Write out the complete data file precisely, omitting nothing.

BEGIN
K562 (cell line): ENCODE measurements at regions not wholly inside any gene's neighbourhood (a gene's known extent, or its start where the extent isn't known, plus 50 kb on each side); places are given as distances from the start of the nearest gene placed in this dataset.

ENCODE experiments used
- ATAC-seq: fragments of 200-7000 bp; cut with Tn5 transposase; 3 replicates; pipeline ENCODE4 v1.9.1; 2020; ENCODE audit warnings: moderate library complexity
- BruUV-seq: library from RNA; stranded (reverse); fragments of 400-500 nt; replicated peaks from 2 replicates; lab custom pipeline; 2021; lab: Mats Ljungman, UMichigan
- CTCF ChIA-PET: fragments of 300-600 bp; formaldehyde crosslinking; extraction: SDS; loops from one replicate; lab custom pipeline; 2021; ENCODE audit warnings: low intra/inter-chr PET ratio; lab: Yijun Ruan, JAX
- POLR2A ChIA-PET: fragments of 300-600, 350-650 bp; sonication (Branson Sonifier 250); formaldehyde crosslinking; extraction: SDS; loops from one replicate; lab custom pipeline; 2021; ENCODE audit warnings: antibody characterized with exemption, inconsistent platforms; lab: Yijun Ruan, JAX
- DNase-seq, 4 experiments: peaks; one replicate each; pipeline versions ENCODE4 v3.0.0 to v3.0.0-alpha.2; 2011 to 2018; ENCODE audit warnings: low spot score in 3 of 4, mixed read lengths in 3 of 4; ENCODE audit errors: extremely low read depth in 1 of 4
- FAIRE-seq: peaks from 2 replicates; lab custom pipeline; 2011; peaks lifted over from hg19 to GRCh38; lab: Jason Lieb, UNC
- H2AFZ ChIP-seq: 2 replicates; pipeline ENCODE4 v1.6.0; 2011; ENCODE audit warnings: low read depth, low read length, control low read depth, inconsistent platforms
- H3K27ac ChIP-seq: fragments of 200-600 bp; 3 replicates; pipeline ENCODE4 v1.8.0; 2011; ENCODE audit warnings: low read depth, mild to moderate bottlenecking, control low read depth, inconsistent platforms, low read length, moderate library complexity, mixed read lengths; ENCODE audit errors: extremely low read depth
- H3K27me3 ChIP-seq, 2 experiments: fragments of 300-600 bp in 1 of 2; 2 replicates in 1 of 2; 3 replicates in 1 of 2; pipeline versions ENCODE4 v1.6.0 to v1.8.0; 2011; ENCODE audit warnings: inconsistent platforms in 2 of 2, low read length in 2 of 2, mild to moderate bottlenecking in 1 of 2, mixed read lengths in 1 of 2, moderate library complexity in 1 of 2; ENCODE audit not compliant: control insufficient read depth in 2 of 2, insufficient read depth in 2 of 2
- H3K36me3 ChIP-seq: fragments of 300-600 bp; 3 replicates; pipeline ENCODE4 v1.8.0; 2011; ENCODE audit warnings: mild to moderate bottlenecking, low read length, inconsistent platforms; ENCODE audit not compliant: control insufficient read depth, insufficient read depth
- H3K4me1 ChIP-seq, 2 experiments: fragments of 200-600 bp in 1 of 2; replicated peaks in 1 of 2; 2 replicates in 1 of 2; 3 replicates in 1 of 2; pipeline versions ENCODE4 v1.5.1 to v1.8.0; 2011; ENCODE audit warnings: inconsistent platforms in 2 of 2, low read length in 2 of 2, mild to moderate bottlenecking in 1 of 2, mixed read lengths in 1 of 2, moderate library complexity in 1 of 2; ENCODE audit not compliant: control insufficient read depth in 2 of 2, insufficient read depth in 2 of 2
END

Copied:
K562 (cell line): ENCODE measurements at regions not wholly inside any gene's neighbourhood (a gene's known extent, or its start where the extent isn't known, plus 50 kb on each side); places are given as distances from the start of the nearest gene placed in this dataset.

ENCODE experiments used
- ATAC-seq: fragments of 200-7000 bp; cut with Tn5 transposase; 3 replicates; pipeline ENCODE4 v1.9.1; 2020; ENCODE audit warnings: moderate library complexity
- BruUV-seq: library from RNA; stranded (reverse); fragments of 400-500 nt; replicated peaks from 2 replicates; lab custom pipeline; 2021; lab: Mats Ljungman, UMichigan
- CTCF ChIA-PET: fragments of 300-600 bp; formaldehyde crosslinking; extraction: SDS; loops from one replicate; lab custom pipeline; 2021; ENCODE audit warnings: low intra/inter-chr PET ratio; lab: Yijun Ruan, JAX
- POLR2A ChIA-PET: fragments of 300-600, 350-650 bp; sonication (Branson Sonifier 250); formaldehyde crosslinking; extraction: SDS; loops from one replicate; lab custom pipeline; 2021; ENCODE audit warnings: antibody characterized with exemption, inconsistent platforms; lab: Yijun Ruan, JAX
- DNase-seq, 4 experiments: peaks; one replicate each; pipeline versions ENCODE4 v3.0.0 to v3.0.0-alpha.2; 2011 to 2018; ENCODE audit warnings: low spot score in 3 of 4, mixed read lengths in 3 of 4; ENCODE audit errors: extremely low read depth in 1 of 4
- FAIRE-seq: peaks from 2 replicates; lab custom pipeline; 2011; peaks lifted over from hg19 to GRCh38; lab: Jason Lieb, UNC
- H2AFZ ChIP-seq: 2 replicates; pipeline ENCODE4 v1.6.0; 2011; ENCODE audit warnings: low read depth, low read length, control low read depth, inconsistent platforms
- H3K27ac ChIP-seq: fragments of 200-600 bp; 3 replicates; pipeline ENCODE4 v1.8.0; 2011; ENCODE audit warnings: low read depth, mild to moderate bottlenecking, control low read depth, inconsistent platforms, low read length, moderate library complexity, mixed read lengths; ENCODE audit errors: extremely low read depth
- H3K27me3 ChIP-seq, 2 experiments: fragments of 300-600 bp in 1 of 2; 2 replicates in 1 of 2; 3 replicates in 1 of 2; pipeline versions ENCODE4 v1.6.0 to v1.8.0; 2011; ENCODE audit warnings: inconsistent platforms in 2 of 2, low read length in 2 of 2, mild to moderate bottlenecking in 1 of 2, mixed read lengths in 1 of 2, moderate library complexity in 1 of 2; ENCODE audit not compliant: control insufficient read depth in 2 of 2, insufficient read depth in 2 of 2
- H3K36me3 ChIP-seq: fragments of 300-600 bp; 3 replicates; pipeline ENCODE4 v1.8.0; 2011; ENCODE audit warnings: mild to moderate bottlenecking, low read length, inconsistent platforms; ENCODE audit not compliant: control insufficient read depth, insufficient read depth
- H3K4me1 ChIP-seq, 2 experiments: fragments of 200-600 bp in 1 of 2; replicated peaks in 1 of 2; 2 replicates in 1 of 2; 3 replicates in 1 of 2; pipeline versions ENCODE4 v1.5.1 to v1.8.0; 2011; ENCODE audit warnings: inconsistent platforms in 2 of 2, low read length in 2 of 2, mild to moderate bottlenecking in 1 of 2, mixed read lengths in 1 of 2, moderate library complexity in 1 of 2; ENCODE audit not compliant: control insufficient read depth in 2 of 2, insufficient read depth in 2 of 2